Synopsis: In small town Alaska, a news reporter recruits his ex-girlfriend – a Greenpeace volunteer – on a campaign to save a family of gray whales trapped by rapidly forming ice in the Arctic Circle.
Stars: Drew Barrymore, John Krasinski, Ted Danson, Kristen Bell, Dermot Mulroney
Director: Ken Kwapis
Running Length: 107 minutes
Random Crew Highlight: Alaska Transportation Captain – Peter Kalamarides
TMMM Score: (3.5/10)
Review: In 1988, I was a tad young to remember the national headlines that inspired this movie. Between episodes of Muppet Babies and He-Man my exposure to the nightly news was limited to, well, never. So going into Big Miracle I was aware of the situation but not to how big of a story it actually was. It’s a pity, then, that the story that captured the world has become a movie that makes the audience feel like they are the ones stuck in the ice.
The review just can’t begin until we get Barrymore out of the way. For an earthy actress that has been in the business for so long it’s amazing that she can’t pull off playing a Greenpeace volunteer. Now I like Barrymore but to say she’s out-acted by an animatronic whale isn’t accurate…she’s out-acted by THREE animatonic whales. Even without Barrymore baby-talking her way through inane political dialogue, we would know she’s a Greenpeace volunteer because, y’know, she has unkempt hair, wears lots of frumpy clothes, and cries at the mere mention of an environmental issue. It’s a weak performance that nearly submerges the whole film. When she suits up and goes underwater to get a closer look at the whales I secretly hoped the film would change genres and have the whale gobble her up.
Barrymore isn’t the only culprit here. By now I think it’s time we all admit that Bell is no movie actress. Like Barrymore’s character, we know Bell is a news reporter because she wears tailored (80’s) suits and has big reporter hair. Acting with no motivation or purpose, Bell never lands on an arc for her character. We don’t know if she’s a good guy or a bad guy – to not settle on one or the other is frustrating to watch. Also frustrating to watch are some dreadful performances by some local extras and Vinessa Shaw as a White House aide. We know she’s a White House aide because…oh never mind…you know where this is going.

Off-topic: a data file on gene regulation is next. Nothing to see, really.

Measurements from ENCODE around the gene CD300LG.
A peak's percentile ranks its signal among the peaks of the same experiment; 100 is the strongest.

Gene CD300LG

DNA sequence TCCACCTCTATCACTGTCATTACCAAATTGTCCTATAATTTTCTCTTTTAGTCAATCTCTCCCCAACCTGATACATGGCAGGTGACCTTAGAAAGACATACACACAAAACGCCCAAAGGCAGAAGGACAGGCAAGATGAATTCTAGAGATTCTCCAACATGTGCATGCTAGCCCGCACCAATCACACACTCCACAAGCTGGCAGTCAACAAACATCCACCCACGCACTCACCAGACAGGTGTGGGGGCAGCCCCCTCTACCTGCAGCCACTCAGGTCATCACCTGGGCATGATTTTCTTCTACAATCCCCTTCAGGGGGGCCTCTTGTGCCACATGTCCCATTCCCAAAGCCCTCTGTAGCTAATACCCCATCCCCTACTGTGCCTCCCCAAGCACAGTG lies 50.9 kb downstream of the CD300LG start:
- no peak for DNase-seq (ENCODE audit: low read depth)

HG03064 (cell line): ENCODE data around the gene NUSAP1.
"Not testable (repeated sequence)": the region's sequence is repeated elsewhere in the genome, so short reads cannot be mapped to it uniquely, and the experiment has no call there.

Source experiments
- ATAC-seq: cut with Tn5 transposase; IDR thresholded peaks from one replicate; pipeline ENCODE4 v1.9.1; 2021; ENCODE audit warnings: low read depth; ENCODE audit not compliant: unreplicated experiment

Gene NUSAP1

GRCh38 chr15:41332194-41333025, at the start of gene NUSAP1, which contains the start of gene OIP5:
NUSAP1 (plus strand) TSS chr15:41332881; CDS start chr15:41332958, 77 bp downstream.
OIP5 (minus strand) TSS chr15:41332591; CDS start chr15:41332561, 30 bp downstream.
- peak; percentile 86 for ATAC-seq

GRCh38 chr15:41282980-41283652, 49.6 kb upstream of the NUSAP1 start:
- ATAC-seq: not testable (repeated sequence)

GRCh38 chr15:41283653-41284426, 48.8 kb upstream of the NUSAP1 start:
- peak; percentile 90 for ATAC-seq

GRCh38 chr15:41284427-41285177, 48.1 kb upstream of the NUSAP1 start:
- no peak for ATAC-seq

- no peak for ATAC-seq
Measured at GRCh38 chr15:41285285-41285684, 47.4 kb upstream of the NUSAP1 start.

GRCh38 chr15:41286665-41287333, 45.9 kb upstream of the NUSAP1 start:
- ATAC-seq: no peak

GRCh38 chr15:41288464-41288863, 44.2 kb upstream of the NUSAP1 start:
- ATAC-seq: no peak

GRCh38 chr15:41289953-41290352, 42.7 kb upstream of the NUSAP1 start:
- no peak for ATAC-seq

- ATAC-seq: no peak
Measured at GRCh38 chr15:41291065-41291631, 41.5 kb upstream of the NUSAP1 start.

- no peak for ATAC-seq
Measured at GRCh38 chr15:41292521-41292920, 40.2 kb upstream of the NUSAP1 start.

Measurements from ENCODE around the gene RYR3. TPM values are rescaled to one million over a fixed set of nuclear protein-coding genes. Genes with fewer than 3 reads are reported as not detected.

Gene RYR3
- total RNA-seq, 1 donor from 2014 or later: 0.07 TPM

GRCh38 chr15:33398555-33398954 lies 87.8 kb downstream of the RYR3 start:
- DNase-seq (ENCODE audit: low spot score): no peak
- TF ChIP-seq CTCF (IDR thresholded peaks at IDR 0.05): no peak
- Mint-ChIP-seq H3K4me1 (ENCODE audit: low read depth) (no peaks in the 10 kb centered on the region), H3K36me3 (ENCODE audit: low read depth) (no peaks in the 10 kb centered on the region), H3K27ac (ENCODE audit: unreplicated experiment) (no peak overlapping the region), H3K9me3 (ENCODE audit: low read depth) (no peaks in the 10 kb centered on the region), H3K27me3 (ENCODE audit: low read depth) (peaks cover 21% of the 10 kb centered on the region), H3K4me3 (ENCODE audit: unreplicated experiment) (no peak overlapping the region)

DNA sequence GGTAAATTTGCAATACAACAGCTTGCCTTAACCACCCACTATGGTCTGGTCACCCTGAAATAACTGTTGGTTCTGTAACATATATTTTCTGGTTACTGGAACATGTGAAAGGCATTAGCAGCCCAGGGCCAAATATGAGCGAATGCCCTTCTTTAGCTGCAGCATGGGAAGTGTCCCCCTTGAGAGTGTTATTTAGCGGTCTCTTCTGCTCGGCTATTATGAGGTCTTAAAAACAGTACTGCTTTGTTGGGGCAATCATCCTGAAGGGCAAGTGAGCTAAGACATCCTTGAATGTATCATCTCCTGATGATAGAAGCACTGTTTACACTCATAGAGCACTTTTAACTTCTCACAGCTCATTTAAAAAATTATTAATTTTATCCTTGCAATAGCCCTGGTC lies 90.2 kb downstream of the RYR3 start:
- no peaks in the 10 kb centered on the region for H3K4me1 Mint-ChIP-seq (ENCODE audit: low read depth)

There is some good news. Krasinki makes for an affable semi-leading man…even though he’s basically playing a similar version of the character he plays on The Office. He works easily off of everyone else in the film and his delivery is pretty spot-on. I’d like to see him play a darker character one of these days but for this film he is serviceable. Danson and Mulroney are willing mouthpieces for the environmental agenda that soaks each scene and plot device but the characters appear almost as afterthoughts.
That’s the big problem with the movie. The central story revolves around the whales and everything else is in direct service to them. No matter then that full storylines are dropped, characters are forgotten, and things happen just…because. Without spoiling too much…there is actually a family of four characters the film keeps coming back to that are never explained or even named. I know they are there representing “the worldwide audience” as a whole but for all the time that the film cuts back to them I wonder if the filmmakers simply forgot to include a wrap up.
Director Kwapis never can decide on a theme of his project even though “Save the Whales” is the overreaching battle cry from opening credit to closing scroll. It all begins to weigh the film down and feel like a two hour ad for Greenpeace. I’m all for environmental protection but when it’s handed to us in ham-fisted ways like this it’s hard to swallow. And that’s too bad because I think there was a decent film waiting to be made. The opening moments have elements of mythology and tribal pride/history and I couldn’t help but thinking back to the fantastic Whale Rider when these moments would pop up. That film used the tribal mythology as its core and let the story flow freely from that. Were Big Miracle film to have cut out about 15 extra characters and really told the story rather than use the events as a jumping off platform for a political statement, I think it would have been more successful.